• 58 PSI 426cc/min 300hp

4 Cylinder supercharged engines

      • 58 PSI 312cc/min 200hp
      • 58 PSI 468cc/min 300hp

4J1 Performance Exhausts

You should look to increase your exhaust if the existing exhaust is actually causing a flow problem.

On most factory exhausts you should find that your flow rate is still fine even on modest power gains, but when you start pushing up the power levels you will need to get a better flowing exhaust.

Sports exhausts can usually air flow out of the engine but do not go too wide or you might just stuff your flow rate and make things worse. So generally speaking, keep to a size of 1.5 to 2.5 inches for best results.

Typically exhaust restrictions can be traced to the filters installed, so adding a freer flowing race alternative such as a sports catalyst pretty much removes this restriction, thanks to it's larger size and surface area, and will effectively raise the performance to levels you would expect without having a catalyst installed, but keeps the car road legal.

Weak spots, Issues & problem areas on the 4J1

The 4J1 engines are generally reliable and solid units, as long as you follow the manufacturers service schedules, and use a good quality oil to ensure longevity. Few problems should happen as long as they are regularly serviced and maintained.

Oil consumption:

The 4J10 engine is known to consume excessive amounts of oil, especially in high-mileage vehicles. This is often due to worn piston rings or valve seals.

Engine knocking:

The 4J10 engine can also develop a knocking noise, which is often caused by detonation. Detonation occurs when the air/fuel mixture in the engine ignites too early, causing a rapid pressure spike that can damage the engine.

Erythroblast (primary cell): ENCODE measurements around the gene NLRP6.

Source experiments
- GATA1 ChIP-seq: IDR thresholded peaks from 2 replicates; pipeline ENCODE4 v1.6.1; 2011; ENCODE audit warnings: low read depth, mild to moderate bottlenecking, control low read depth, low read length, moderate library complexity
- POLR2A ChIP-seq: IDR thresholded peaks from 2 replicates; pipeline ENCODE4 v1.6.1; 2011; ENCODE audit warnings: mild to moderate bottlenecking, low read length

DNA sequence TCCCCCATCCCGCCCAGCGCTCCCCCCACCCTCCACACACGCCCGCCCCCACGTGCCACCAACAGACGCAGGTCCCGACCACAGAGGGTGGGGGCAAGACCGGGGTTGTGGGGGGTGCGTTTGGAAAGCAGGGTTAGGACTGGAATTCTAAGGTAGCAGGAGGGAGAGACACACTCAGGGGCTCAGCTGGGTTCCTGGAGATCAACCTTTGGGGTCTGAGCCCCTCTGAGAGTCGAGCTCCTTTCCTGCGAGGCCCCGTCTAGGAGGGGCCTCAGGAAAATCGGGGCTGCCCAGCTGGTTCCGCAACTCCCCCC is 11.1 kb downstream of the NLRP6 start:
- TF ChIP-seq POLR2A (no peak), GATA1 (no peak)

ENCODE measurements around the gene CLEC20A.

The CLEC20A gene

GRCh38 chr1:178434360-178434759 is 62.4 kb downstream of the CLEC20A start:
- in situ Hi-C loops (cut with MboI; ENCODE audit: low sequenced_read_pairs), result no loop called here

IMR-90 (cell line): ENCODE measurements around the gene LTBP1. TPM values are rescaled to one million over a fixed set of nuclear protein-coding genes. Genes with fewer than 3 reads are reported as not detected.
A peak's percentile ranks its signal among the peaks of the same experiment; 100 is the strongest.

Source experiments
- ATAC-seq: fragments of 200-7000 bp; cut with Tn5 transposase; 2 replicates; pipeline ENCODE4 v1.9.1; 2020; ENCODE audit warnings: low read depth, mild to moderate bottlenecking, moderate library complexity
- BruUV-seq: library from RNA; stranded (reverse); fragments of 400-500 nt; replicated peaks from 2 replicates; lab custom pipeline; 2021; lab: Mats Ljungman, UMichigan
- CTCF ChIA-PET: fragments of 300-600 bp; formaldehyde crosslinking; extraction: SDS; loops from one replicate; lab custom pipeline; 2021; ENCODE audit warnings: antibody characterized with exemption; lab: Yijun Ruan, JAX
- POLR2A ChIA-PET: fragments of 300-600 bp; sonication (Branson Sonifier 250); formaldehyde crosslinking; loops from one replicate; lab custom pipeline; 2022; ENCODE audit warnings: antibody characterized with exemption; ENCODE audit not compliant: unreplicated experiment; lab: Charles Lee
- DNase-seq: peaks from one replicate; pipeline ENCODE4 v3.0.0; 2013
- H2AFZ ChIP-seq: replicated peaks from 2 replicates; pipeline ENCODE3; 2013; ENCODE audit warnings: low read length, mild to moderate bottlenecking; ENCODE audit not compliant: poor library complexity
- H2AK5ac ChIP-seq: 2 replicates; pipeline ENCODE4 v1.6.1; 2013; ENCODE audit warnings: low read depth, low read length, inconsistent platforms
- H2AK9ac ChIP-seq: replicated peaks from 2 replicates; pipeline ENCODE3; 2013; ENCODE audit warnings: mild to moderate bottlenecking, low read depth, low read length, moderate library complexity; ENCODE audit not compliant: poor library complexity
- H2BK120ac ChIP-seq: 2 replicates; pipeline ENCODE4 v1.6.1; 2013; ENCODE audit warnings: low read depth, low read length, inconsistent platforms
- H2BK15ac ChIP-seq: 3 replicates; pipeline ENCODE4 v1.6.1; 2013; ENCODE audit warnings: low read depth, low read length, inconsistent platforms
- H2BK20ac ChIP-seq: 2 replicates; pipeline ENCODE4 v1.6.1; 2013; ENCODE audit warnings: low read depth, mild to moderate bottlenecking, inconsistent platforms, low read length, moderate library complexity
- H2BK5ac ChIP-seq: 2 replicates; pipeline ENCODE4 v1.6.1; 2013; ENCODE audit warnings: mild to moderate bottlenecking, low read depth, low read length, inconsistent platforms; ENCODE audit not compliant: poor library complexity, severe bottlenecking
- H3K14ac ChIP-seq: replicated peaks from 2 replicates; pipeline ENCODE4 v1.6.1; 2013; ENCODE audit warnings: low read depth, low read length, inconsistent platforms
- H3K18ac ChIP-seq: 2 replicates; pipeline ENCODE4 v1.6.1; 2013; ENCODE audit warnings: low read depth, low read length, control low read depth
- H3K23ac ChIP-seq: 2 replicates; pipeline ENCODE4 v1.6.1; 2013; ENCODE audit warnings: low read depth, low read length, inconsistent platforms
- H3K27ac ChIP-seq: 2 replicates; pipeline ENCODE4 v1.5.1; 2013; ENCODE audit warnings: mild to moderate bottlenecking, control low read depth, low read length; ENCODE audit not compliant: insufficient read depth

Timing chain problems:

The 4J10 engine uses a timing chain to drive the camshafts. Over time, the timing chain can stretch or wear, which can cause the engine to run erratically or lose power. In some cases, the timing chain can even break, which can cause serious engine damage.

Coolant leaks:

The 4J10 engine is also prone to coolant leaks. These leaks can occur from a variety of places, including the water pump, radiator, and hoses.

Electrical problems:

The 4J10 engine can also experience electrical problems, such as alternator failure, battery problems, and wiring issues.

Carbon build up in the head, particularly around the valves which will sap power or create flat spots, this is a larger issue on direct injection engines but should be looked out for on all engines. We have tips on removing carbon build up.

Some of our members have had issues with flat spots or glitches after applying mods and upgrades or tuning, this is not usually related to this engines design, so instead see our article on diagnosing flat spots and problems after tuning which should help you get the bottom of this issue.

Regular oil changes are vital on the 4J1, especially when tuned and will help extend the life and reliability of the engine.

If you would like to know more, or just get some friendly advice on Tuning your 4J1 engine please join us in our car forums where you can discuss 4J1 tuning options in more detail with our 4J1 owners. It would also be worth reading our unbiased Mitsubishi tuning articles to get insights into each modification and how effective they will be for your car.

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We love to hear what our visitors have got up to and which modifications work best for you on your car. Which helps us keep our guides and tips up to date helping others with their modified car projects. Your feedback and comments are used to keep this page up to date, and help improve the accuracy of these 4J1 tuning guides which get regular updates and revisions.